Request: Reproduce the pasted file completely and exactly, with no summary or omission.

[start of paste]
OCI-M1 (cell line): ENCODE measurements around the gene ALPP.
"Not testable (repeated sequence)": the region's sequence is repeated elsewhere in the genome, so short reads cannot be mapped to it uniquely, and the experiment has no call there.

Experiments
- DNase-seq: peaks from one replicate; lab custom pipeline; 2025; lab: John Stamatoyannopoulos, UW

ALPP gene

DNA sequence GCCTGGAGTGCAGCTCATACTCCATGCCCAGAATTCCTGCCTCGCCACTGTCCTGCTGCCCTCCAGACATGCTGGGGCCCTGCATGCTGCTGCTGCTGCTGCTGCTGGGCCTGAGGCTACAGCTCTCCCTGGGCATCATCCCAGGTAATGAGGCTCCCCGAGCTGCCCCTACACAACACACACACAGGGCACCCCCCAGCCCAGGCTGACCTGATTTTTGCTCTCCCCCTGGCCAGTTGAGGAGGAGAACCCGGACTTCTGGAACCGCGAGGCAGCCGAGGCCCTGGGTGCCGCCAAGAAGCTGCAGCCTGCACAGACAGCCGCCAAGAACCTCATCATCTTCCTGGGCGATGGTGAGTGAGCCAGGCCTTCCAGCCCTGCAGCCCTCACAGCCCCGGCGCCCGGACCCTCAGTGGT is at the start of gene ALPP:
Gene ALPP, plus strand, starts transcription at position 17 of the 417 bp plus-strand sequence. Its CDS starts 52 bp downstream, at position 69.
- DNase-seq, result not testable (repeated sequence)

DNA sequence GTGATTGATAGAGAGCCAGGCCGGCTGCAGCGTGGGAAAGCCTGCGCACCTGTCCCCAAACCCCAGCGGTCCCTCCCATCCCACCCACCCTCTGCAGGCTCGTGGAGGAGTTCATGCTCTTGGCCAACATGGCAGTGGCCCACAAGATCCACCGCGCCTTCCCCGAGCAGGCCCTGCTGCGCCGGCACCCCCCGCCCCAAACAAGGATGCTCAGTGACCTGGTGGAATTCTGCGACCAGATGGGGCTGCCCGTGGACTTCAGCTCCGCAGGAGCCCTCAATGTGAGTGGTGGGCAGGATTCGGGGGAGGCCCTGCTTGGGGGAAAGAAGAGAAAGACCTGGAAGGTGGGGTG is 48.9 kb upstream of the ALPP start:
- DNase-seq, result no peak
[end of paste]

OCI-M1 (cell line): ENCODE measurements around the gene ALPP.
"Not testable (repeated sequence)": the region's sequence is repeated elsewhere in the genome, so short reads cannot be mapped to it uniquely, and the experiment has no call there.

Experiments
- DNase-seq: peaks from one replicate; lab custom pipeline; 2025; lab: John Stamatoyannopoulos, UW

ALPP gene

DNA sequence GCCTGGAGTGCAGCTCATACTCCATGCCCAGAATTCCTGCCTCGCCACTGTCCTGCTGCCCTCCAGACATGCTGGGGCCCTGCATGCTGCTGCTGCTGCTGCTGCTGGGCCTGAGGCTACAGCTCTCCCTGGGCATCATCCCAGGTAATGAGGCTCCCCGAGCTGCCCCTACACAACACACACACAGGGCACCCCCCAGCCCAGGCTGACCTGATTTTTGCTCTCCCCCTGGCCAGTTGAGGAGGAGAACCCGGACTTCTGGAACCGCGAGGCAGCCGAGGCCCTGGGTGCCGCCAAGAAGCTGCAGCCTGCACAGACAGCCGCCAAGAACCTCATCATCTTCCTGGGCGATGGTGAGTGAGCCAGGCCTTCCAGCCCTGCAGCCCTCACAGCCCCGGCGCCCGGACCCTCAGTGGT is at the start of gene ALPP:
Gene ALPP, plus strand, starts transcription at position 17 of the 417 bp plus-strand sequence. Its CDS starts 52 bp downstream, at position 69.
- DNase-seq, result not testable (repeated sequence)

DNA sequence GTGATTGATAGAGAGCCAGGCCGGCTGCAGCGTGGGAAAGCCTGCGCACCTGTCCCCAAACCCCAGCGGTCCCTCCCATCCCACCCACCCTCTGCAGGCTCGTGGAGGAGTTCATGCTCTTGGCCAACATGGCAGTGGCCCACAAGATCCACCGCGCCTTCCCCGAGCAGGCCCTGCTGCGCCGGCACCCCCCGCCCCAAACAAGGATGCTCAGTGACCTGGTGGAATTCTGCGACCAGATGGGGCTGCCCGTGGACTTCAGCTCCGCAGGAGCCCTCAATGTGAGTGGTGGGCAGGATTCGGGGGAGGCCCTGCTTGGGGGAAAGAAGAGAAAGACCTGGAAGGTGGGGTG is 48.9 kb upstream of the ALPP start:
- DNase-seq, result no peak